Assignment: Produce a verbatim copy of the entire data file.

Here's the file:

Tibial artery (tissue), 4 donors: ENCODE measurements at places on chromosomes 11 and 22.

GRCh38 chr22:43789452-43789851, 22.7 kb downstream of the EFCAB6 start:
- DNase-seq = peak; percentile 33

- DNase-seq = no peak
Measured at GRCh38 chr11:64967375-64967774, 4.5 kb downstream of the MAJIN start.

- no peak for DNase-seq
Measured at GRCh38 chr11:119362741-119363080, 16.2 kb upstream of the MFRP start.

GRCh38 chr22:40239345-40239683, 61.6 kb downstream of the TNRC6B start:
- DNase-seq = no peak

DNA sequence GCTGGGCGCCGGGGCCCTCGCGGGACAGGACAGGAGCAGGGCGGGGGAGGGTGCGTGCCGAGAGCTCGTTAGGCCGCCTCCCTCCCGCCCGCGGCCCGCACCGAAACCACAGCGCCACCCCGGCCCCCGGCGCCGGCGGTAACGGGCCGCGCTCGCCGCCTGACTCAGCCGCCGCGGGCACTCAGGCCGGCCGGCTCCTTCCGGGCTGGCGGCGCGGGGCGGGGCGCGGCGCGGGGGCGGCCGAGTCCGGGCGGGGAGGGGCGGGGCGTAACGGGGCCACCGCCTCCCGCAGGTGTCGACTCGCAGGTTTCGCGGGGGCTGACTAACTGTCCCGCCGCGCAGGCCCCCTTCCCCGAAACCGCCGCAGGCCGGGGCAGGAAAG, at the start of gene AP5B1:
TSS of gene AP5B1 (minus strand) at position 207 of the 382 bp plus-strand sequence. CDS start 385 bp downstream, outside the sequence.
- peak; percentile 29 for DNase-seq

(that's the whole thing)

Tibial artery (tissue), 4 donors: ENCODE measurements at places on chromosomes 11 and 22.

GRCh38 chr22:43789452-43789851, 22.7 kb downstream of the EFCAB6 start:
- DNase-seq = peak; percentile 33

- DNase-seq = no peak
Measured at GRCh38 chr11:64967375-64967774, 4.5 kb downstream of the MAJIN start.

- no peak for DNase-seq
Measured at GRCh38 chr11:119362741-119363080, 16.2 kb upstream of the MFRP start.

GRCh38 chr22:40239345-40239683, 61.6 kb downstream of the TNRC6B start:
- DNase-seq = no peak

DNA sequence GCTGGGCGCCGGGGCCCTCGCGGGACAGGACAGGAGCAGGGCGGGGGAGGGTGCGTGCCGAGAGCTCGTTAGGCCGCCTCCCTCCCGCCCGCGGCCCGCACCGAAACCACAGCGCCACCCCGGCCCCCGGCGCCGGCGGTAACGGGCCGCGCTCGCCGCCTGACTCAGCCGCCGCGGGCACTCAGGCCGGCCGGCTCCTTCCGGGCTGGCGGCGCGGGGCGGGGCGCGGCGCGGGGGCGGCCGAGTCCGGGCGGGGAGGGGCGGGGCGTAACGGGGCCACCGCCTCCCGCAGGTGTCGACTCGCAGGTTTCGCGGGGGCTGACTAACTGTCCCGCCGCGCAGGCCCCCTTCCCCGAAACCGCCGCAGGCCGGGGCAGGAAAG, at the start of gene AP5B1:
TSS of gene AP5B1 (minus strand) at position 207 of the 382 bp plus-strand sequence. CDS start 385 bp downstream, outside the sequence.
- peak; percentile 29 for DNase-seq